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Visualizing Directional and Nearfield Antennas in Central Park

To compare the effects of two different types of antennas (and the effectiveness of the RF Spotlight at reducing sources of interference), we traveled to New York City in search of something most professionals avoid: crowded spectrum.

We brought a camera, a wireless mic, and some other equipment and camped around 59th and 6th, just inside Central Park.

A passive coax switch fed one RF Spotlight and one CP Beam to a spectrum analyzer. The switch and analyzer let us visualize and compare what a wireless microphone receiver would "see" if either of these two antennas were attached at this location.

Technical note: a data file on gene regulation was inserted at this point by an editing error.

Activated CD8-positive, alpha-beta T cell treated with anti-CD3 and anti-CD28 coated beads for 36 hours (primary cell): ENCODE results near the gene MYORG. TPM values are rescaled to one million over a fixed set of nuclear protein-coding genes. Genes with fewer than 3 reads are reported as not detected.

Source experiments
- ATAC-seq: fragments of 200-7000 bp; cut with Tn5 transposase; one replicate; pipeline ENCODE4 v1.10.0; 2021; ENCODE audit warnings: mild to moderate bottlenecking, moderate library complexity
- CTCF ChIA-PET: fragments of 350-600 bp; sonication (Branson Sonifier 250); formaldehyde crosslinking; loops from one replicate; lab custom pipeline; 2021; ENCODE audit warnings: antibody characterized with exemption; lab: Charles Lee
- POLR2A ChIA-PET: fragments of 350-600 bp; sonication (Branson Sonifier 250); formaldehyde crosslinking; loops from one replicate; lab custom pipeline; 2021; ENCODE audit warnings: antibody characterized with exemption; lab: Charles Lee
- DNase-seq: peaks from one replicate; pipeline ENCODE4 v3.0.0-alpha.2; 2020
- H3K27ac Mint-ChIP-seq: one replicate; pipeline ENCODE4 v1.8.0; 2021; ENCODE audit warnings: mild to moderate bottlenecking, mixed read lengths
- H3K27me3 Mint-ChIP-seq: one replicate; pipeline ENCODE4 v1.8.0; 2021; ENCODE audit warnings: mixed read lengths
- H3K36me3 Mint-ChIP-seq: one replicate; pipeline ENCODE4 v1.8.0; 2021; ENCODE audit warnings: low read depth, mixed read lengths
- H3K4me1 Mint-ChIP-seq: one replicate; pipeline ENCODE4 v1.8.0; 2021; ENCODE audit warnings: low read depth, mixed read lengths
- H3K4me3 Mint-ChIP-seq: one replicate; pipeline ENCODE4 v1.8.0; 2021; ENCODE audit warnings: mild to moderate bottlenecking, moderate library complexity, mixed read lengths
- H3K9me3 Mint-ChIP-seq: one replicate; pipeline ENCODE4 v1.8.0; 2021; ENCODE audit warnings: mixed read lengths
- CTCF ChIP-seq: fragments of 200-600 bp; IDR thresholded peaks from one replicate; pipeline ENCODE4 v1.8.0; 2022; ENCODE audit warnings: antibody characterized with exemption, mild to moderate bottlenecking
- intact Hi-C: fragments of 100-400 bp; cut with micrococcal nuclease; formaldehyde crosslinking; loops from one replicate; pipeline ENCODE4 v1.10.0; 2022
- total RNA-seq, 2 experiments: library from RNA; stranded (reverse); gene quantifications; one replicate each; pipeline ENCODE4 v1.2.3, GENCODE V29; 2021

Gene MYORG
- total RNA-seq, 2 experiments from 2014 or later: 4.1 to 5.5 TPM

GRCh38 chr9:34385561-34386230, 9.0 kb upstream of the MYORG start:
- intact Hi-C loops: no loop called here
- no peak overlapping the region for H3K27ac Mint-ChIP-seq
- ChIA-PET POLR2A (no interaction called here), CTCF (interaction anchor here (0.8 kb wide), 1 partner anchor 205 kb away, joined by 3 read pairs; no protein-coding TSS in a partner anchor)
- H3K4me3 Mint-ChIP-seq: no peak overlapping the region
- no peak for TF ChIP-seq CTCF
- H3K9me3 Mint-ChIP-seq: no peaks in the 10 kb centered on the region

With the CP Beam, the signals and noise floor within the antenna's pattern are amplified (under normal circumstances, a good thing if pointed at mic transmitters). With the Spotlight, the noise floor melts away, leaving nothing but signal, loud and sweet.

The unique radiation pattern of the Spotlight creates a "bubble" (as we often say) of coverage that envelopes proximate transmitters while attenuating competing RF outside its boundaries, resulting in vastly improved signal-to-noise ratio.


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